To: Commonwealth Environmental Water Office.

Developing a Framework for Investing in Environmental Activities

Joint submission by Goulburn Valley Environmental Group and the Environmental Farmers Network

Made: 28 November 2017

Feedback questions


What sort of environmental activities, that compliment current or future Commonwealth water delivery, could be a focus for investment by the CEWH?

The supply of CEWH water to wetlands not serviced by accepted CHEW delivery methods.
This could be on private land and would most likely involve partnerships with community groups to manage the delivery of water and services.
Emphasis could be on refuge maintenance and protection of endangered species
Facilitating the protection of isolated ecosystems with innovative water delivery methods.

Are there any environmental activities that you think should not be eligible for investment by the CEWH?

GVEG & EFN have been concerned that funds obtained by the sale of CEWH water would be used as a substitution for current and future works that protect and enhance rivers and floodplains.
Works, and types of funded works proposed in the SDL adjustment process should be ineligible.
Only works that enhance the CEWH’s ability to genuinely connect rivers to floodplains should be considered, e.g. removal of built structures.

What criteria do you think should be used for assessing environmental activities?

*Environmental outcomes
*Value for money
*Social and economic outcomes, including Aboriginal
 * Partner organisations past delivery record
* Links to other programs and projects.
*Opportunity for large scale ecosystem outcomes.

What types of activities would be most appropriate for joint funding arrangements?

Protection and enhancement of wetlands has broader community support and has received corporate financial support. With many novel fundraising options becoming available and the need for carbon emission reductions many projects could be attractive to investors.

What types of in-kind contributions could support environmental activities?

There are groups and organisations involved in the Basin that have years of knowledge and experience in this field including databases, management, research and monitoring.
Many of these groups enjoy a high media profile and community support with-in the MD Basin and would more closely link the CEWH to on ground works and communities.
Landholders would in most cases welcome and co-operate with labour and monitoring of projects.  Linking farmers with science has the potential to improve understanding of Basin Plan objectives with-in the community.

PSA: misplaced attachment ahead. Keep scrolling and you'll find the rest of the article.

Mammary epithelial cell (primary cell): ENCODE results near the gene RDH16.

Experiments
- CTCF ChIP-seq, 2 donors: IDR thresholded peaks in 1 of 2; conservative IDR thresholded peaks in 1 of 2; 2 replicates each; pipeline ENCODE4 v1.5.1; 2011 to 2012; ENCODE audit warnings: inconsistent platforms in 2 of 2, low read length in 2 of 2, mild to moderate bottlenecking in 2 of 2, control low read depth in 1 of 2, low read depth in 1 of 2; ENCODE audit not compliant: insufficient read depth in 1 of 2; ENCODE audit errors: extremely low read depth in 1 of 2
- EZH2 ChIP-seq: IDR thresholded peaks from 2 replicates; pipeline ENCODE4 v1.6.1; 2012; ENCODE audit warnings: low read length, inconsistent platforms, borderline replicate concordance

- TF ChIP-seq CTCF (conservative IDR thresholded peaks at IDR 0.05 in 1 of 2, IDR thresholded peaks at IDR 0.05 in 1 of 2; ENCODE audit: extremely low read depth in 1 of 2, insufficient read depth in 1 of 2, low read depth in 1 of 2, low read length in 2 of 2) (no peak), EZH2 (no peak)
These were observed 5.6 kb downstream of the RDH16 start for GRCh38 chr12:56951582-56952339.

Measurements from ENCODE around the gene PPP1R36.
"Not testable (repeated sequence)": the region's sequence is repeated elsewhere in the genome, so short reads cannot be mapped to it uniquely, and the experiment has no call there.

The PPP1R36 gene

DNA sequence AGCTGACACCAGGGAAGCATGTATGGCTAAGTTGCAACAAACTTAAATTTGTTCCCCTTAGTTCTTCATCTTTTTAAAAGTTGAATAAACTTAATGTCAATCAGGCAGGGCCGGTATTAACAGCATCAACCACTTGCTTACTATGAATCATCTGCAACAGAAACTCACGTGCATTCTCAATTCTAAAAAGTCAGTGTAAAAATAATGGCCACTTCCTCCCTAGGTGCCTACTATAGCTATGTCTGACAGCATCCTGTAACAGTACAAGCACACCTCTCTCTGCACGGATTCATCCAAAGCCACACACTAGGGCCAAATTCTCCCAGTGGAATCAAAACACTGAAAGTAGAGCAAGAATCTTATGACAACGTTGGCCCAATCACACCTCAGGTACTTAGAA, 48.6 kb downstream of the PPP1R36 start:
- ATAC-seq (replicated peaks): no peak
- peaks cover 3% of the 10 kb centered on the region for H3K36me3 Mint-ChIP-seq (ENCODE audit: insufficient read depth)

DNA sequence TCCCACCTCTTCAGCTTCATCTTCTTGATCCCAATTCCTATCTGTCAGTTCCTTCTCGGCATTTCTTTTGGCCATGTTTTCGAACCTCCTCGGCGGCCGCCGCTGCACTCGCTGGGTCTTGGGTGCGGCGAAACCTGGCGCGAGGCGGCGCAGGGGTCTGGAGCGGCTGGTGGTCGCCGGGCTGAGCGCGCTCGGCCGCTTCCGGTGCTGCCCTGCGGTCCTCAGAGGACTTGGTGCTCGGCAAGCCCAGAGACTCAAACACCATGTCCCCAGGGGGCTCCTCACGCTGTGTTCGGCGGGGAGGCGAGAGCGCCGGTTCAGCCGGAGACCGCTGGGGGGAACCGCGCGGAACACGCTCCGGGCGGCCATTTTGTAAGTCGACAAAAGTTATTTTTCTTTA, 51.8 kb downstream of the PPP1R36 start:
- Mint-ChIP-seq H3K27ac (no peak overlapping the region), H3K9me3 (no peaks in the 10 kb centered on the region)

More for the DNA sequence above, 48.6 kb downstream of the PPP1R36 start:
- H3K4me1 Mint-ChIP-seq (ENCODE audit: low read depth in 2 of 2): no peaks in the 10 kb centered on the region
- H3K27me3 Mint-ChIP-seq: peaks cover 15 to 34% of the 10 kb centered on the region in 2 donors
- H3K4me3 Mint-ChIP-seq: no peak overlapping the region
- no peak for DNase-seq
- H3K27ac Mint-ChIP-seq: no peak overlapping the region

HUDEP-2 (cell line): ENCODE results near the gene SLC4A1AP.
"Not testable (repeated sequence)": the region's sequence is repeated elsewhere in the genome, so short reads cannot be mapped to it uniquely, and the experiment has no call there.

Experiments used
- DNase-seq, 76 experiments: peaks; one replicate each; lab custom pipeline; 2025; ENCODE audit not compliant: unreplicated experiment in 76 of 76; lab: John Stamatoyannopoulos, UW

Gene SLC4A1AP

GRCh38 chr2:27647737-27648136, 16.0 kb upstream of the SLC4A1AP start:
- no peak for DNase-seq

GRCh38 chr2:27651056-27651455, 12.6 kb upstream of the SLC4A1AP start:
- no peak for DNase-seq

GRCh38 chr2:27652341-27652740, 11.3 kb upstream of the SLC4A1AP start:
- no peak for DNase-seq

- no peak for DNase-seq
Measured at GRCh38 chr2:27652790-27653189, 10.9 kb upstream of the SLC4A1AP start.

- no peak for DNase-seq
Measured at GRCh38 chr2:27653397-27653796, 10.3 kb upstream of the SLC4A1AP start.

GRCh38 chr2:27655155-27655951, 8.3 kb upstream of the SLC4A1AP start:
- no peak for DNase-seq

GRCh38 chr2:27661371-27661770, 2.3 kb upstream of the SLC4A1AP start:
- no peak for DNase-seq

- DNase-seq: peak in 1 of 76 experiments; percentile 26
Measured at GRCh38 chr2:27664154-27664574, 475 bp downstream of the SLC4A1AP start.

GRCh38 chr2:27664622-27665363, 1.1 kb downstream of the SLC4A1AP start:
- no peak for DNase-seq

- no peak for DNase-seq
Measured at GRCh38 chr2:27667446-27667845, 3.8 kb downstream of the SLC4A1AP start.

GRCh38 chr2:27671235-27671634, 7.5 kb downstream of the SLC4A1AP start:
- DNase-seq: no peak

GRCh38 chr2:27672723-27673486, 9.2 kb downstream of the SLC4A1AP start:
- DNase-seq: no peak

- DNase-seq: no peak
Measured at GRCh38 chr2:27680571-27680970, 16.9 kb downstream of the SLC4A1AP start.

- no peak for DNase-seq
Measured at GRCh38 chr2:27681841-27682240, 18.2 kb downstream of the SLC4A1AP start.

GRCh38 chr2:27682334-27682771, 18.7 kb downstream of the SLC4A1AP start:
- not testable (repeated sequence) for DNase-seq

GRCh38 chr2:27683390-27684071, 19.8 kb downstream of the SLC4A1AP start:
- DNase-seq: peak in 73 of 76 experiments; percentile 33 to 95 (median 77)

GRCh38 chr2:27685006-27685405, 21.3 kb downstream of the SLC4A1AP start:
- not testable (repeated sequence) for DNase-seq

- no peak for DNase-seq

Landholders have extensive experience in pumping and water delivery, experience that would complement and enhance CEWH delivery options.
Our aboriginal communities could have a more tangible involvement in the delivery of water, and address a serious shortfall with the implementation of the Basin Plan to date.
Landholders and NGOs hosting field days, education groups,

Are there other ‘delivery partners’ that the CEWH could consider?

Partnerships should be open to all able to fulfil  delivery criteria

Are there any other types of ‘partnership’ opportunities or investment approaches that could be considered by the CEWH?

Our organisations have been impressed with Murray Darling Wetlands Working Groups approach, its openness to partnerships and ability to work with landholders. They appear able to generate both wider investment in projects and critical landholder investment.

Are there practical ways that small groups or individuals could be supported to apply for funding?

Small groups or individuals often struggle to meet complicated application requirements of grants and projects.
Simple EOI’s are an excellent entry point for these often resource poor organisations.

By which methods (for example, one-off grants, procurement, and investment prospectus) do you think the CEWH should fund environmental activities?

Methods should be developed to maximise the opportunity for a wide range of diverse partnership delivery models.
Differing project proposals will dictate differing requirements.
From simple one off grants to detailed investment prospectus for complicated ongoing projects that include long term relationships.

Are there other relevant considerations or do you have any other feedback?

GVEG & EFN both supported the CEWH access to water markets during the development of the Basin Plan. This was based on the belief that through the market benefits could arise for both the environment and other water users. We believed that CEWH’s ability to buy and sell temporary entitlements would at times deliver the increased flows required at times the agreed Basin Plan fell short. We were and continue to be concerned at any prospect or opportunity for political interference in the decision making of the CEWH office, this more liberal role of the office, we believe increases this risk.

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